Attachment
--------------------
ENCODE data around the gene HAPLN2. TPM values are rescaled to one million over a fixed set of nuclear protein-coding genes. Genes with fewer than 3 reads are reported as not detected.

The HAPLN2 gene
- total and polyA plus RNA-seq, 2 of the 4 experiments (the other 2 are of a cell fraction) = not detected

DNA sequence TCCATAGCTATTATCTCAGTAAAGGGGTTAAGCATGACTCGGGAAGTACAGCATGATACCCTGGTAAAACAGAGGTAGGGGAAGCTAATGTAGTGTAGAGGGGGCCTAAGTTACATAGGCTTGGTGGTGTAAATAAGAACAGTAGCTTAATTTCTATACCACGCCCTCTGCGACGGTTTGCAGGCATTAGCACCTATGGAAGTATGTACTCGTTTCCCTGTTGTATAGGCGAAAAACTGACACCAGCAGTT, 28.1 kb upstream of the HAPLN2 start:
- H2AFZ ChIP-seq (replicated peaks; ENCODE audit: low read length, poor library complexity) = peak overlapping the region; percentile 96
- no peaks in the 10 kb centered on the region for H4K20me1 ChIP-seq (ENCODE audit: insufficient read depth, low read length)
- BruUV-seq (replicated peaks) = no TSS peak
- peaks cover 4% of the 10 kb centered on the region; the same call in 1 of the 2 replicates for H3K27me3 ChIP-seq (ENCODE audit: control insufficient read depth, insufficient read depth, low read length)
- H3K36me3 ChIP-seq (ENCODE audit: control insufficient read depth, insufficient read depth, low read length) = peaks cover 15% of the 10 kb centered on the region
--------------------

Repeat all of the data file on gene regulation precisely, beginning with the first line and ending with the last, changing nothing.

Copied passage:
ENCODE data around the gene HAPLN2. TPM values are rescaled to one million over a fixed set of nuclear protein-coding genes. Genes with fewer than 3 reads are reported as not detected.

The HAPLN2 gene
- total and polyA plus RNA-seq, 2 of the 4 experiments (the other 2 are of a cell fraction) = not detected

DNA sequence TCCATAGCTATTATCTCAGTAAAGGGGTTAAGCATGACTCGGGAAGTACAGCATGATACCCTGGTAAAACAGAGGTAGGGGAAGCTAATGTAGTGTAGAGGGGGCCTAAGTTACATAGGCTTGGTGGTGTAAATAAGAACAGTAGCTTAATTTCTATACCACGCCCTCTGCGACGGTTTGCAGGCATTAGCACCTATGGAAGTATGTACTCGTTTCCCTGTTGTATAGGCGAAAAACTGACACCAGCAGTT, 28.1 kb upstream of the HAPLN2 start:
- H2AFZ ChIP-seq (replicated peaks; ENCODE audit: low read length, poor library complexity) = peak overlapping the region; percentile 96
- no peaks in the 10 kb centered on the region for H4K20me1 ChIP-seq (ENCODE audit: insufficient read depth, low read length)
- BruUV-seq (replicated peaks) = no TSS peak
- peaks cover 4% of the 10 kb centered on the region; the same call in 1 of the 2 replicates for H3K27me3 ChIP-seq (ENCODE audit: control insufficient read depth, insufficient read depth, low read length)
- H3K36me3 ChIP-seq (ENCODE audit: control insufficient read depth, insufficient read depth, low read length) = peaks cover 15% of the 10 kb centered on the region